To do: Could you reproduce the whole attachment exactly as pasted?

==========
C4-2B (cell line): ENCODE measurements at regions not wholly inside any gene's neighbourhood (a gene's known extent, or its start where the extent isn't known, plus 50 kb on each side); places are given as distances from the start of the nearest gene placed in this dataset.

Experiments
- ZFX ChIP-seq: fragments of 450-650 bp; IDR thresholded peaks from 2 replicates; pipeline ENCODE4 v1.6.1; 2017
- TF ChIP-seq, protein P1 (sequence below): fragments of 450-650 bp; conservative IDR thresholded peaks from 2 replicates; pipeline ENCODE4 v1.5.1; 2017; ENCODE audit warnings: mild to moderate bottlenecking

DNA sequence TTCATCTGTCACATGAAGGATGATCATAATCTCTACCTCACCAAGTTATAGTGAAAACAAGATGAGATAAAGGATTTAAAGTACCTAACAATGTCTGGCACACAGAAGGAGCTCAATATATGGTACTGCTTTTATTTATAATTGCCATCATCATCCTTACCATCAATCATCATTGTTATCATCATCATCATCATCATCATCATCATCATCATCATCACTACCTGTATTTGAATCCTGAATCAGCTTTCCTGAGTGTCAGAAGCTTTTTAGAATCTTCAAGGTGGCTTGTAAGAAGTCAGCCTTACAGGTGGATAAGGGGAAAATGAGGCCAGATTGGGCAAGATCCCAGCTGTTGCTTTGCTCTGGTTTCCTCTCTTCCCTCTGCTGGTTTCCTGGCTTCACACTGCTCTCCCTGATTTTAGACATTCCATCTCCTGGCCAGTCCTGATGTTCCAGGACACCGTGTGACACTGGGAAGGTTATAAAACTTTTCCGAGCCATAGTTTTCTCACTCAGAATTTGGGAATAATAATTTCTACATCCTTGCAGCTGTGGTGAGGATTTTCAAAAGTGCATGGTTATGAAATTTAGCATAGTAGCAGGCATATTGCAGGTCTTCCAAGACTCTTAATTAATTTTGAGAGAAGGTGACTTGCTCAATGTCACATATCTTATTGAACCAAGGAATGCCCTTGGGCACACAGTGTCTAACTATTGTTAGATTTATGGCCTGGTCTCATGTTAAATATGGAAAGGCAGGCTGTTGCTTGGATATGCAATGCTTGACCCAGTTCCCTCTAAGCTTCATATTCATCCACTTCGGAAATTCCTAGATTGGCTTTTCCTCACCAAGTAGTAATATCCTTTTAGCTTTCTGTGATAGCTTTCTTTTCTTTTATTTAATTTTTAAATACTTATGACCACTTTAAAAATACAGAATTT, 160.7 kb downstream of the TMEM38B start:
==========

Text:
C4-2B (cell line): ENCODE measurements at regions not wholly inside any gene's neighbourhood (a gene's known extent, or its start where the extent isn't known, plus 50 kb on each side); places are given as distances from the start of the nearest gene placed in this dataset.

Experiments
- ZFX ChIP-seq: fragments of 450-650 bp; IDR thresholded peaks from 2 replicates; pipeline ENCODE4 v1.6.1; 2017
- TF ChIP-seq, protein P1 (sequence below): fragments of 450-650 bp; conservative IDR thresholded peaks from 2 replicates; pipeline ENCODE4 v1.5.1; 2017; ENCODE audit warnings: mild to moderate bottlenecking

DNA sequence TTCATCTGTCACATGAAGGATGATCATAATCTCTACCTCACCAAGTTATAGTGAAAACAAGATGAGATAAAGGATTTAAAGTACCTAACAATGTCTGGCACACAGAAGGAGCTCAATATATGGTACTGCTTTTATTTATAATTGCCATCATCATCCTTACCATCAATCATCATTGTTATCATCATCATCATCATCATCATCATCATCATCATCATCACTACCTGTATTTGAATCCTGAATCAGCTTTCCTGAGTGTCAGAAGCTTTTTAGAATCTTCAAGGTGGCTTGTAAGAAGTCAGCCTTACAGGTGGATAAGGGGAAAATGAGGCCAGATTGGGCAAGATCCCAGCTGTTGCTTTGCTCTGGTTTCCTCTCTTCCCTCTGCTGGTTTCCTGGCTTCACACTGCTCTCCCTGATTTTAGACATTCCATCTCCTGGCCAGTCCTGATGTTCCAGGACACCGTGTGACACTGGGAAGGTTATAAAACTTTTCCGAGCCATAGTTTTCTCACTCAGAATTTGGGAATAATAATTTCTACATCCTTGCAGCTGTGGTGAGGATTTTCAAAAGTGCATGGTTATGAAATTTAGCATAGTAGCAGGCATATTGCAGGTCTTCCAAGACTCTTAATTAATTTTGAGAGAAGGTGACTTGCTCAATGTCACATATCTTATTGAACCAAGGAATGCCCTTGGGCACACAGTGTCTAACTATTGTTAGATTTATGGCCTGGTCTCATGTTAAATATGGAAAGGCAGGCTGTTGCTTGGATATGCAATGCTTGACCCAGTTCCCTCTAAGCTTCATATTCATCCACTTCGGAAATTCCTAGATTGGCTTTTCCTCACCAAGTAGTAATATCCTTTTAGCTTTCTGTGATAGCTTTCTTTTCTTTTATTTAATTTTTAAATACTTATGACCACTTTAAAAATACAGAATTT, 160.7 kb downstream of the TMEM38B start: